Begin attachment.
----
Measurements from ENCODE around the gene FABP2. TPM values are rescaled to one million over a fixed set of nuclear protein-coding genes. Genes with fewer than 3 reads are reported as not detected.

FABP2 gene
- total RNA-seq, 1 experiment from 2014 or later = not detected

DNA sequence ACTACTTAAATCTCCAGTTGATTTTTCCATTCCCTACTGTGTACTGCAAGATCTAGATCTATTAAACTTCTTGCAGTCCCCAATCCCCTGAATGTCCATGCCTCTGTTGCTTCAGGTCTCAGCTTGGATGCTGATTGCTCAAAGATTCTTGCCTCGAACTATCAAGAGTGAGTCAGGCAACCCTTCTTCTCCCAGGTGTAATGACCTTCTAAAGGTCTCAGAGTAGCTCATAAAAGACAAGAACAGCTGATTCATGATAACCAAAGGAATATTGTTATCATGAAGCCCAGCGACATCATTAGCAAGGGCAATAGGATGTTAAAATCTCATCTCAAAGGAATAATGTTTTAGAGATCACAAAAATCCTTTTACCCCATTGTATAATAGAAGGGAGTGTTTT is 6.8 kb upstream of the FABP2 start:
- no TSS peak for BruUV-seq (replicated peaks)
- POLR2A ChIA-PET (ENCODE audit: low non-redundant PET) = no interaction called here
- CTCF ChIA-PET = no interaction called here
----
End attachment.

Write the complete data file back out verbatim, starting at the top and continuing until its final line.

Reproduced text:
Measurements from ENCODE around the gene FABP2. TPM values are rescaled to one million over a fixed set of nuclear protein-coding genes. Genes with fewer than 3 reads are reported as not detected.

FABP2 gene
- total RNA-seq, 1 experiment from 2014 or later = not detected

DNA sequence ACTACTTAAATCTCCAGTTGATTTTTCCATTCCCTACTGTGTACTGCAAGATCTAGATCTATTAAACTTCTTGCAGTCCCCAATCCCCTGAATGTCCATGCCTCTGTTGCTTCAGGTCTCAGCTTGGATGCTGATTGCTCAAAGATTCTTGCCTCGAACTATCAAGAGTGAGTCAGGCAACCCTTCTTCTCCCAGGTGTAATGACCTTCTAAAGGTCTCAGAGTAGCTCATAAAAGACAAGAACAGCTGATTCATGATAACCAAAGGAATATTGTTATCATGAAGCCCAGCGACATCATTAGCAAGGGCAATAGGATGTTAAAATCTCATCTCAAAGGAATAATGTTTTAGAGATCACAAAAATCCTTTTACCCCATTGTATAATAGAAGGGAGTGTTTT is 6.8 kb upstream of the FABP2 start:
- no TSS peak for BruUV-seq (replicated peaks)
- POLR2A ChIA-PET (ENCODE audit: low non-redundant PET) = no interaction called here
- CTCF ChIA-PET = no interaction called here